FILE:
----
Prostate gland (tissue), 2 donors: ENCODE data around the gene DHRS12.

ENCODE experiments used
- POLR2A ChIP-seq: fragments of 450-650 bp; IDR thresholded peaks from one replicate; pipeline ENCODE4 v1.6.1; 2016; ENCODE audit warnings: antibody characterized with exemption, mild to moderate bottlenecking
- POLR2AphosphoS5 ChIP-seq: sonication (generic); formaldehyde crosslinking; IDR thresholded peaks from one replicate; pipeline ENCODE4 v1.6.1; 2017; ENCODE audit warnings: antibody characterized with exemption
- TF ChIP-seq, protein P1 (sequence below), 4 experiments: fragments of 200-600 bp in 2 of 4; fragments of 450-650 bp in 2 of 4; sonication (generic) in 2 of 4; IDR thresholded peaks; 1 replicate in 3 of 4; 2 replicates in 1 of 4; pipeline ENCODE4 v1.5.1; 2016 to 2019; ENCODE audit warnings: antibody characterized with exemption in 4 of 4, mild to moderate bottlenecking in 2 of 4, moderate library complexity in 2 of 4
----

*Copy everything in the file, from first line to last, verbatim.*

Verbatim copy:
Prostate gland (tissue), 2 donors: ENCODE data around the gene DHRS12.

ENCODE experiments used
- POLR2A ChIP-seq: fragments of 450-650 bp; IDR thresholded peaks from one replicate; pipeline ENCODE4 v1.6.1; 2016; ENCODE audit warnings: antibody characterized with exemption, mild to moderate bottlenecking
- POLR2AphosphoS5 ChIP-seq: sonication (generic); formaldehyde crosslinking; IDR thresholded peaks from one replicate; pipeline ENCODE4 v1.6.1; 2017; ENCODE audit warnings: antibody characterized with exemption
- TF ChIP-seq, protein P1 (sequence below), 4 experiments: fragments of 200-600 bp in 2 of 4; fragments of 450-650 bp in 2 of 4; sonication (generic) in 2 of 4; IDR thresholded peaks; 1 replicate in 3 of 4; 2 replicates in 1 of 4; pipeline ENCODE4 v1.5.1; 2016 to 2019; ENCODE audit warnings: antibody characterized with exemption in 4 of 4, mild to moderate bottlenecking in 2 of 4, moderate library complexity in 2 of 4